If English will be used to negotiate disputes among persons working on the outline, it is a small step to suggest that--purely for everyone's convenience--there be a single version of the outline, in English, on which all work on the outline takes place.  After all, consider that there might well be people working on the same area of the outline, collating different works in different languages.  It would be very easy for there to be edit conflicts when translators did not keep up with editors.  A more fundamental problem is that, without a canonical version of the outline in one language, translators will not know which version to translate.  Without agreement upon what thought a node's title is supposed to convey--which is impossible to propagate without speaking a specific, agreed-upon language--a node's headers in various languages may well be irreconcilable and lead to nasty interlinguistic disputes.  Even worse, observe that the information contained in the node's headers are crucial to making sense the hierarchical ordering of nodes: "Vision" is a plausible child node of "Perception," and not vice-versa, but we can tell that only by actually reading and agreeing on the node headers.

The need for a common language of policy development and project management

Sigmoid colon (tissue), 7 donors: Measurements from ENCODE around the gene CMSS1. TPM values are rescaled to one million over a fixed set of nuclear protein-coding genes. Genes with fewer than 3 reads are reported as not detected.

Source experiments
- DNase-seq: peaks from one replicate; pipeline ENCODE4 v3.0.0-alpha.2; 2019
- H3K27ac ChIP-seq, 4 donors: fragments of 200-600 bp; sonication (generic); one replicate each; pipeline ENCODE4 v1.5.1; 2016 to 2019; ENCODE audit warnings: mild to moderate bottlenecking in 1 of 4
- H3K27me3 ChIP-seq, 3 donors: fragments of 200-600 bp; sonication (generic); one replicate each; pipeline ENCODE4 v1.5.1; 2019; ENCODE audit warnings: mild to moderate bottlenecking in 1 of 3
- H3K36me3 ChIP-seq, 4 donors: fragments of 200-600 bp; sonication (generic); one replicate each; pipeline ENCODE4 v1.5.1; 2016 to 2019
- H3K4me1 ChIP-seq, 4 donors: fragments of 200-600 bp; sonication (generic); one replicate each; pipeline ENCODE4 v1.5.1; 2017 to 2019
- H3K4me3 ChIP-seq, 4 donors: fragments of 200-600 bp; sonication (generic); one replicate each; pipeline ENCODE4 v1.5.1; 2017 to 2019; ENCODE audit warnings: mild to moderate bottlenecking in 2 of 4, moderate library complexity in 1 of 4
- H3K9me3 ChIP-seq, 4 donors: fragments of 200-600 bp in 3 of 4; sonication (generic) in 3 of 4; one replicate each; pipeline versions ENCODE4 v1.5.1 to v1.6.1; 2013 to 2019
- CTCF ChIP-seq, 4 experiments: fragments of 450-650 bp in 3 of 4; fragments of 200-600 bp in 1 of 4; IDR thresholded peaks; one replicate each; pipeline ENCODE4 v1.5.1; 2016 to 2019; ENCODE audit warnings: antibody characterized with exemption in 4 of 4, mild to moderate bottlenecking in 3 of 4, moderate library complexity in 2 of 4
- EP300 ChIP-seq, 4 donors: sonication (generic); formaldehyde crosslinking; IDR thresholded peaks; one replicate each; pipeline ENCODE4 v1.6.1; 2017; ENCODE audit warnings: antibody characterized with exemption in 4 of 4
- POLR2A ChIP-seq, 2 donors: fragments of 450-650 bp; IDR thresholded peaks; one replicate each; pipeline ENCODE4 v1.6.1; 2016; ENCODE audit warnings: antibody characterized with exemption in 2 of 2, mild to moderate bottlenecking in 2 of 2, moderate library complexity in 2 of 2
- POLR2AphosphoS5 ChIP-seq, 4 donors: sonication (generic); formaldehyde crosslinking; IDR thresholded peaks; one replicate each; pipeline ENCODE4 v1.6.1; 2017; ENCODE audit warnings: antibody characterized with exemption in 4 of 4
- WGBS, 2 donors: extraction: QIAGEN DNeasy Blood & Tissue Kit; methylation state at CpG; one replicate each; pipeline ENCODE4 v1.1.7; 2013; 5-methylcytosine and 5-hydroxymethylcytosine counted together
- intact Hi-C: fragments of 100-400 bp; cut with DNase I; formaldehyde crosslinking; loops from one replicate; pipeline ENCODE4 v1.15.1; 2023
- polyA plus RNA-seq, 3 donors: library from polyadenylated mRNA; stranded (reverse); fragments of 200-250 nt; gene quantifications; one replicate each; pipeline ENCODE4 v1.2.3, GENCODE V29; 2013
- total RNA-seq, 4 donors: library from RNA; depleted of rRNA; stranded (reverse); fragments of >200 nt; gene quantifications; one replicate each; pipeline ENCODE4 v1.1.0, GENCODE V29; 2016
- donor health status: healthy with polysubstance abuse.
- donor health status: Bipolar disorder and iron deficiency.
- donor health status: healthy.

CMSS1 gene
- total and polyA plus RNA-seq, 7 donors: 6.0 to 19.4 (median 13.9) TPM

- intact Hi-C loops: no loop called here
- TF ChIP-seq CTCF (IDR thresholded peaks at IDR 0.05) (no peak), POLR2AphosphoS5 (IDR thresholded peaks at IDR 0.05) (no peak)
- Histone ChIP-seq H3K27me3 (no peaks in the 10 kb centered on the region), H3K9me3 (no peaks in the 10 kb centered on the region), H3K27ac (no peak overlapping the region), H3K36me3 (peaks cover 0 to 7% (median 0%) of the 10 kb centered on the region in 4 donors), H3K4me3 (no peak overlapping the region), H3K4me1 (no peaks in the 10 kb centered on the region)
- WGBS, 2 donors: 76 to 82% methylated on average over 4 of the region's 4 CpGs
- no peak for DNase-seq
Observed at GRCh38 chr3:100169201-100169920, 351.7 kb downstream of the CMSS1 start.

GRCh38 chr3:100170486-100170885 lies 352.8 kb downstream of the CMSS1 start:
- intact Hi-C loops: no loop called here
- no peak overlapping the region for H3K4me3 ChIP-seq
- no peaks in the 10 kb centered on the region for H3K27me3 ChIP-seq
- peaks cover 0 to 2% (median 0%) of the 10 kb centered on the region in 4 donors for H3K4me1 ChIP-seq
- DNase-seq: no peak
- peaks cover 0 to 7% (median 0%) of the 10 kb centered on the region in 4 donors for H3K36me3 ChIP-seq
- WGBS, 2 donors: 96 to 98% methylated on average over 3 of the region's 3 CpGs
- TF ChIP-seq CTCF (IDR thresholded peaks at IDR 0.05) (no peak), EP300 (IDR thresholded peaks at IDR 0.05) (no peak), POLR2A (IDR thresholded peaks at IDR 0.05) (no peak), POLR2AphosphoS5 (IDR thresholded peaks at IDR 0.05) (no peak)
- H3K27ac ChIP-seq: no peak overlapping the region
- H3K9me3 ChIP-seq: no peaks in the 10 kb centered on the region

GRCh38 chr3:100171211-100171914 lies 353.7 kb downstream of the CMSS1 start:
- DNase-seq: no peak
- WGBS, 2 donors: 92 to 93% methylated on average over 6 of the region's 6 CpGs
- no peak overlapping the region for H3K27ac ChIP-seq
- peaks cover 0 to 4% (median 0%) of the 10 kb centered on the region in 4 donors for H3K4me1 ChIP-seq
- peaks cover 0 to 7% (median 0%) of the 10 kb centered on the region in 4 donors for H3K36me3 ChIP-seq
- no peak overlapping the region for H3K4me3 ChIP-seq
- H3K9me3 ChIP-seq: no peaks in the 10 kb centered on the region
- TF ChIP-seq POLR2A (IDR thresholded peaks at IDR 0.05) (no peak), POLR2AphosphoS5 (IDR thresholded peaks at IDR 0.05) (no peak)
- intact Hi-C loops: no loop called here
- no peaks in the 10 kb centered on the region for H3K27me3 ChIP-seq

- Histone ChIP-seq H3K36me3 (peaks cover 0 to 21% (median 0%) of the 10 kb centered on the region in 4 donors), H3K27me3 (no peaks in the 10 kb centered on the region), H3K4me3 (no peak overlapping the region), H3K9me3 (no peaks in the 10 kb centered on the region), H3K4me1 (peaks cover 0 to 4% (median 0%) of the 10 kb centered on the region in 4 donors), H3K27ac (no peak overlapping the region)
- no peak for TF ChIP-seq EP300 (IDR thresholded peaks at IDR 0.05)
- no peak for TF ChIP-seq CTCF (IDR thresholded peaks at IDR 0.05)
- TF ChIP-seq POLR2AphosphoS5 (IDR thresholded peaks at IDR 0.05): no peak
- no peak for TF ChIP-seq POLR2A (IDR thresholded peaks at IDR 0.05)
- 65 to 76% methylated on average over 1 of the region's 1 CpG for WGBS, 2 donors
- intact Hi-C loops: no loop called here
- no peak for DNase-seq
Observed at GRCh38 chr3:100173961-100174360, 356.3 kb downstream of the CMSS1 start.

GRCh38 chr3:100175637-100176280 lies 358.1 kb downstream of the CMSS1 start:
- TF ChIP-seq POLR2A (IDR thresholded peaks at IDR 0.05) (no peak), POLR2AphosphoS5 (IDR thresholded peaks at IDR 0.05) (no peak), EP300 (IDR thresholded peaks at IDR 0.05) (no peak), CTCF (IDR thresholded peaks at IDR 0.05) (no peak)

There is another, separate reason to resign ourselves to adopting English as Textop's lingua franca.  It is that, if the outline is to be coherent, there has to be a shared understanding of the principles behind its construction.  It is certain that the principles will be complex, evolving, and not easy to understand.  It will be very important, as the outline grows through collaborative effort, that there be a very widespread and inter-language understanding of what the outlining principles are.  Such a mutual understanding is best generated through discussion and very probably it can only be generated that way.  But then, again, a lingua franca is needed and, speaking practically, English is the best such language we have now.

Consequently, the Textop and Textop-OSS mailing lists will be conducted mainly in English, as will most advisory or governance discussions.

It is to be hoped that Anglophobes and, for example, Francophiles can take some solace in the fact that chunking and summarizing is best done in the language of the original--and, after all, even if English has become a lingua franca, only a small fraction of the great literature of the world is in English.  There will still be a great deal of work to be done in original languages.

Chunking of a text is uniform across languages, and takes place in the language of the original